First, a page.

SIG_IGN for this has undefined behavior. So does registering your own
    SIGSEGV "handler" that doesn't bother to actually do anything, and
    simply returns. Therefore, you're going to have to either insert the
    null checks, or let the program abort() - your choice.
     
    James Kuyper, Aug 1, 2012
    #7
  8. hip cat

    Angel Guest

    On 2012-08-01, hip cat <> wrote:
    >
    > My code has a certain pointer that sometimes unexpectedly becomes null.
    > It would be a lot of work to find every place the pointer gets
    > dereferenced and add a null check. So I want to just ignore it by
    > catching the signal.


    And you expect the program will work correctly and produce meaningful
    output if you ignore what is normally a very fatal error condition?

    I do hope you're not writing code that will be used in any important
    production environment.


    --
    "C provides a programmer with more than enough rope to hang himself.
    C++ provides a firing squad, blindfold and last cigarette."
    - seen in comp.lang.c
     
    Angel, Aug 1, 2012
    #8
  9. hip cat

    Nick Bowler Guest

    On Tue, 31 Jul 2012 16:35:41 -0400, Eric Sosman wrote:

    > On 7/31/2012 4:13 PM, hip cat wrote:
    >> What up
    >>
    >> I've used signal to set SIGSEGV to SIG_IGN. But when I later dereference
    >> a null pointer my program still crashes out with segfault SIGSEGV. What
    >> gives?

    >
    > Did you check that the signal() call succeeded? That is,
    > was the returned value SIG_ERR or something else?
    >
    > On POSIX systems, ignoring SIGSEGV produces undefined behavior.


    POSIX is a bit more specific than that. But regardless...

    > The C Standard isn't quite so clear to me: It's U.B. if a signal
    > handler for SIGSEGV returns (7.14.1.1p3), but SIG_IGN is not a
    > "signal handler" under the definition of 7.14.1.1p2.


    ....the C standard doesn't need to be any more explicit on this matter.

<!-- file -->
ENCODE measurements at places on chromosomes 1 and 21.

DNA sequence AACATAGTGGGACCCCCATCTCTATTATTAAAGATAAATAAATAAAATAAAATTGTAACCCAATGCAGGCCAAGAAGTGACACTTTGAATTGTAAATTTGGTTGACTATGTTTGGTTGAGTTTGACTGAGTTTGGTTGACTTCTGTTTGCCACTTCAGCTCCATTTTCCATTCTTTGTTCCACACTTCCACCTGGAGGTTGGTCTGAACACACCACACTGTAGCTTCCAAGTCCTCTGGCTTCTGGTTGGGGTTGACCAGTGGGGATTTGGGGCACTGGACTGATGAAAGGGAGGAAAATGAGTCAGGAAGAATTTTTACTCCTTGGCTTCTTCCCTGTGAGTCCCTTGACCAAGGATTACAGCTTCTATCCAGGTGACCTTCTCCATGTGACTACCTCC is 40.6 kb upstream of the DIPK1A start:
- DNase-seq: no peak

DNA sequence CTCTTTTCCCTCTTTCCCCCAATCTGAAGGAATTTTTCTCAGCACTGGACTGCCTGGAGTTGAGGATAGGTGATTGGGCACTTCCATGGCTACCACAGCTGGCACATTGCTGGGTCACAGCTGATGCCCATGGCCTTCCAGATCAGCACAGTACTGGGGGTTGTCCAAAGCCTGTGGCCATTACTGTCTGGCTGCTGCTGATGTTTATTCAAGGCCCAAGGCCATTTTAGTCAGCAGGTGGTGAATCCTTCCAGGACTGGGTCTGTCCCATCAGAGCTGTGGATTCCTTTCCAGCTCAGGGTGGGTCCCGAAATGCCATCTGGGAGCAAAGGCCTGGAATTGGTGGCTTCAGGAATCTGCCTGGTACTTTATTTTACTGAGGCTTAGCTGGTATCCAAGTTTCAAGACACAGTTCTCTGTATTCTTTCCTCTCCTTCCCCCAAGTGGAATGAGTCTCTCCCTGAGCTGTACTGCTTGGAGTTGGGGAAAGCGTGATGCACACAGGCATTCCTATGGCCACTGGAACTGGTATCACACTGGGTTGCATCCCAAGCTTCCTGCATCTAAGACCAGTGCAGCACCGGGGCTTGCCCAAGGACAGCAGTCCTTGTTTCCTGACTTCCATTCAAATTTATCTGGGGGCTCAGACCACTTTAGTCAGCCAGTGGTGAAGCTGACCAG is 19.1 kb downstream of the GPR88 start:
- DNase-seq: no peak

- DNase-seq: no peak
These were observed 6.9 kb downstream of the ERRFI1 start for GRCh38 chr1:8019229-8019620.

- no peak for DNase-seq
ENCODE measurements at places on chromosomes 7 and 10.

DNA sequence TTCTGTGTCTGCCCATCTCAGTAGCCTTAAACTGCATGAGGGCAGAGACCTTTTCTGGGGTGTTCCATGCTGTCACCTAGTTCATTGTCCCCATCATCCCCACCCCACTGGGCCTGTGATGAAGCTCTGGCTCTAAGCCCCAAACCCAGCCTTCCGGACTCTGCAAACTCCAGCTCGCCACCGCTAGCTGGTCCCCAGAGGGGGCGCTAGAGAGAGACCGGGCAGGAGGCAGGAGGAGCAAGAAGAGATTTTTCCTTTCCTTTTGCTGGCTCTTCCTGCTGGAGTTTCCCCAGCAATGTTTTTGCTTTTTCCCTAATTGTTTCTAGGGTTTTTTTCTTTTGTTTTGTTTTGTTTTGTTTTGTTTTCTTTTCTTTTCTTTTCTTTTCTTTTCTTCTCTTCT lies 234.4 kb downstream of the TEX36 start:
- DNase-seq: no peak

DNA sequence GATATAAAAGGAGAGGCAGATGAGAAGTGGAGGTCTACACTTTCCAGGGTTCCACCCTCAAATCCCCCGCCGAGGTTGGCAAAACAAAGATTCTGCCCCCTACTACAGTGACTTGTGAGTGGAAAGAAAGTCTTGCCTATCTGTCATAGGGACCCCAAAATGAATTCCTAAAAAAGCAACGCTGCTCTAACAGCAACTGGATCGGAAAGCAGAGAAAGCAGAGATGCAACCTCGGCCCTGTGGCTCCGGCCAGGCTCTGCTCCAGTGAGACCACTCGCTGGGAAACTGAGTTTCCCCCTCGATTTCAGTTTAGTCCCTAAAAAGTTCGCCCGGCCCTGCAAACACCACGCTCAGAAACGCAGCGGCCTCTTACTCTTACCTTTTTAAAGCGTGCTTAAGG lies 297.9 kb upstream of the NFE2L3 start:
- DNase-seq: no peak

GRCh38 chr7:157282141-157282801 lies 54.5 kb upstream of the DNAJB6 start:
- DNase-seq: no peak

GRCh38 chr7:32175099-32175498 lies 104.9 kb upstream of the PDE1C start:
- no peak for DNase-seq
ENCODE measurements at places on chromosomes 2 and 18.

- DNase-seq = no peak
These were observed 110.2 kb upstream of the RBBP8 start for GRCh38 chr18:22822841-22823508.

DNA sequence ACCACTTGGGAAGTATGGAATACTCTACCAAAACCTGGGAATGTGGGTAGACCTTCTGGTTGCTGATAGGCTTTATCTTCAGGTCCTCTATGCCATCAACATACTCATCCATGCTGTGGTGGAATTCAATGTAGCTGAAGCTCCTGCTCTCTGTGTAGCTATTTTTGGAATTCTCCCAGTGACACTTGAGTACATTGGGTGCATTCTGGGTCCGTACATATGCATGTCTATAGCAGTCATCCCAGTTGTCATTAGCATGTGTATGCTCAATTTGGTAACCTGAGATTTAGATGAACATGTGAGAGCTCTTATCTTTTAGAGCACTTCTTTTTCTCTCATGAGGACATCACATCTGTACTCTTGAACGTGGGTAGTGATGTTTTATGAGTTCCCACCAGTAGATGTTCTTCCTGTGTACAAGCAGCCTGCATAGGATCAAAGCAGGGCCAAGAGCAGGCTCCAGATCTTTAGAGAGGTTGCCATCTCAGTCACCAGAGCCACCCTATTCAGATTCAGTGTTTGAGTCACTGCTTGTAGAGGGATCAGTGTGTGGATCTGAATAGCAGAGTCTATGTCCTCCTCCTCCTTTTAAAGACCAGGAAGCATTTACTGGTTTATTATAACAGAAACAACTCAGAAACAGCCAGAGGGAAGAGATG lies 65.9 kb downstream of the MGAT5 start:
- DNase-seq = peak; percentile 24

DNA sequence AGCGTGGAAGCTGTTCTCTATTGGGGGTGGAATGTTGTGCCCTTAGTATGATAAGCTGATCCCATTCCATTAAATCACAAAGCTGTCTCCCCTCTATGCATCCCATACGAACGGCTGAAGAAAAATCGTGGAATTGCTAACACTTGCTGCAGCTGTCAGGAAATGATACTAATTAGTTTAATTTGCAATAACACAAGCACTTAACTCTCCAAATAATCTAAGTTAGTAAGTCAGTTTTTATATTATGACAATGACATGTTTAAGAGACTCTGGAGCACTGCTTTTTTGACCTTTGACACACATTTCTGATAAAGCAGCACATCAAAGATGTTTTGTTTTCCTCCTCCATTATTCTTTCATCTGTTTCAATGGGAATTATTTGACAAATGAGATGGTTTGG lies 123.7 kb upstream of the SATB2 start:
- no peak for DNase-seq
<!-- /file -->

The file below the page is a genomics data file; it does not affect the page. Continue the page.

The behaviour is undefined because the program has dereferenced an
    invalid (null) pointer. The handling of SIGSEGV is irrelevant.
     
    Nick Bowler, Aug 1, 2012
    #9
  10. hip cat

    Eric Sosman Guest

    On 8/1/2012 2:58 PM, hip cat wrote:
    > On Tue, 31 Jul 2012 22:12:41 +0000, Edward A. Falk wrote:
    >> In article <jv9e9e$bj3$>, hip cat
    >> <> wrote:
    >>> What up
    >>>
    >>> I've used signal to set SIGSEGV to SIG_IGN. But when I later dereference
    >>> a null pointer my program still crashes out with segfault SIGSEGV. What
    >>> gives?

    >>
    >> I am amused and curious -- what did you *want* to happen on a null
    >> pointer dereference?

    >
    > Word Ed,
    >
    > My code has a certain pointer that sometimes unexpectedly becomes null.
    > It would be a lot of work to find every place the pointer gets
    > dereferenced and add a null check. So I want to just ignore it by
    > catching the signal.


    That's not going to work. As I wrote earlier, the C Standard
    doesn't seem entirely clear on this matter, but the fact that you
    get undefined behavior if a SIGSEGV handler returns suggests that
    there's no way to recover. That's explicit under POSIX: If you
    ignore SIGSEGV, there's no telling what might happen.

    But, back to your problem: What do you *expect* should happen
    if you could somehow continue after dereferencing your null pointer?
    Somewhere, your program did `*ptr = 42' and ptr was null: Where do
    expect the 42 to go? Or somewhere you did `x = *ptr' and ptr was
    null: What value should x now have? Or, here's a good one:

    for (ptr = accidentally_null; *ptr != 0; ++ptr) {
    putchar(*ptr);
    }

    How many times should the loop execute, what output should it
    produce, and what value should ptr have when (if) it finishes?

    SIGSEGV means your car's motor has thrown a rod. You can't
    just ignore the broken engine and keep on driving.

    --
    Eric Sosman
    d
     
    Eric Sosman, Aug 1, 2012
    #10
  11. hip cat

    hip cat Guest

    On Wed, 01 Aug 2012 15:33:20 -0400, James Kuyper wrote:
    > On 08/01/2012 02:58 PM, hip cat wrote:
    >> On Tue, 31 Jul 2012 22:12:41 +0000, Edward A. Falk wrote:
    >>> In article <jv9e9e$bj3$>, hip cat
    >>> <> wrote:
    >>>> What up
    >>>>
    >>>> I've used signal to set SIGSEGV to SIG_IGN. But when I later
    >>>> dereference a null pointer my program still crashes out with segfault
    >>>> SIGSEGV. What gives?
    >>>
    >>> I am amused and curious -- what did you *want* to happen on a null
    >>> pointer dereference?

    >>
    >> Word Ed,
    >>
    >> My code has a certain pointer that sometimes unexpectedly becomes null.

    >
    > Rather than trying to make this work, you should be trying to find out
    > why the pointer is becoming null.
    >
    >> It would be a lot of work to find every place the pointer gets
    >> dereferenced and add a null check. So I want to just ignore it by
    >> catching the signal.

    >
    > Well, as "Nobody" has already pointed out, that's not an option. Using